After this all students relaxed a bit. “Mr Raney why don’t you bend strings like a rock guitarist?” a student asked. Jimmy looked at the student emotionless. “I’m afraid ... they’ll break ...” he replied.

Herbie Guldenaar

                                                                                                  

               


Sunday, January 12, 2014

Meeting Joe Pass


Joe and Bob
Many years ago, when I was still in the service teaching guitar at the Armed Forces School of Music in Virginia Beach, VA, I had the opportunity to meet and jam with Joe Pass. There was a local music store where I liked to hang out and I found out they were bringing Joe there for a private in-store concert. They had not made any arrangements to pick him up, so I volunteered my services.
I picked Joe up from the Norfolk International Airport and drove him to his hotel where he checked and asked the girl if she recognized his name. Of course she did not, so he told her he was a bikini salesman. He said he was tired and wanted to take a nap and he would call me later. I went home and paced. Finally he called, and when I got there he said he wanted to go to a grocery store. While there he told me he was teaching me how to go on the road when I got out of the service. He brought back a kiwi for the girl at the desk.

Somehow he knew I wanted to play from the first moment he saw me, even though I did not have a guitar with me at the time. When he called me back he said to bring my guitar, so after the short shopping trip, we went up to his room. Joe rolled up his pant legs and wandered around the room like an old grandfather, checking pockets for stuff and just kind of muddling around. He finally grabbed his guitar gig bag and put it on the bed and began rummaging through the various pockets finally coming up with some picks. He used the small teardrop ones, but he cut off the top a bit leaving not much more than the point.

Ibanez Joe Pass
Then he opened the gig bag and grabbed what I think was the proto-type for the Ibanez Joe Pass model and he handed it to me and said “play something”. As I recall, the strings were heavy flat wound and the action was high and I was scared to death. I played a few things for him, chord solo type things and he would nod and mumble a few times, but when I played ‘round Midnight he grabbed the guitar and said “I play it like this” and proceeded to play it very close to the way he played it on his virtuoso album (listen).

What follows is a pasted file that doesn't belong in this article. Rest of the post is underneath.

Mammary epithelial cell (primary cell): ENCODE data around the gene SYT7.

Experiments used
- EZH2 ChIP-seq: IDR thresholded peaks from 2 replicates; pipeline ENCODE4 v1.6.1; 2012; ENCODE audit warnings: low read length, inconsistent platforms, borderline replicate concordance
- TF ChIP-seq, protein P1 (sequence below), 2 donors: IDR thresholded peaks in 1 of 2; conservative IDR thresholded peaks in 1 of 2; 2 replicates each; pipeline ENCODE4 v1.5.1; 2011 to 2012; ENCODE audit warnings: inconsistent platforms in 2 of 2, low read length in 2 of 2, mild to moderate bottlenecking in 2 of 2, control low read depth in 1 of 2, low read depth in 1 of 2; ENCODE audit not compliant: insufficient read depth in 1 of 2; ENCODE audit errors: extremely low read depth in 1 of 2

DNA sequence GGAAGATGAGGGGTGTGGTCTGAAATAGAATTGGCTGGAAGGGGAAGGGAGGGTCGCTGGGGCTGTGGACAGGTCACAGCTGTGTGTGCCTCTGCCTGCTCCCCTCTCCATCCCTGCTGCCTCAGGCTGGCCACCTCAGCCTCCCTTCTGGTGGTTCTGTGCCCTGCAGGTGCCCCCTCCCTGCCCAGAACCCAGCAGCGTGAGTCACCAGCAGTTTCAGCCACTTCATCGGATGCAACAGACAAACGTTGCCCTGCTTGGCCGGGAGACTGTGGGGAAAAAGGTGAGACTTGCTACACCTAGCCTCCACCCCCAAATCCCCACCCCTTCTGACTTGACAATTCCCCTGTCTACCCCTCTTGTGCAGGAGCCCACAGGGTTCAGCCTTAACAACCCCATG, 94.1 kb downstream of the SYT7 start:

After that, he said “get your guitar”, and we sat next to the wall AC unit across from each other with a table in between and played for a good hour, just standard tunes. He would solo for a while and then say “go” and when he felt like it, he just jumped back in soloing. We were both exhausted at the end but what an experience.
I left Joe a Jazz chord book I had written hoping he would look at it and maybe give it an endorsement and I asked him if I could videotape the concert later that night at the music store. He said he would think about it and let me know later when I picked him up for the gig. In the end, he let me videotape him, a tape I still treasure, and he eventually endorsed my Chord Book as well, although it came in the mail several months later.

We had him over to the house the next day before he had to fly out and my wife made lasagna. I also invited two of my guitar buds to join us. We wanted Joe to play something so I gave him my guitar which was a Gibson 347. He joked “you need to get a real guitar”, meaning a hollow body, but he played it anyway. The lasagna must have been fine because when he left he thanked my wife and then kissed her on both cheeks. Not too long after that visit I ordered my Ibanez Joe Pass model which was played many years later by George Benson but that is another story.

Bob Roetker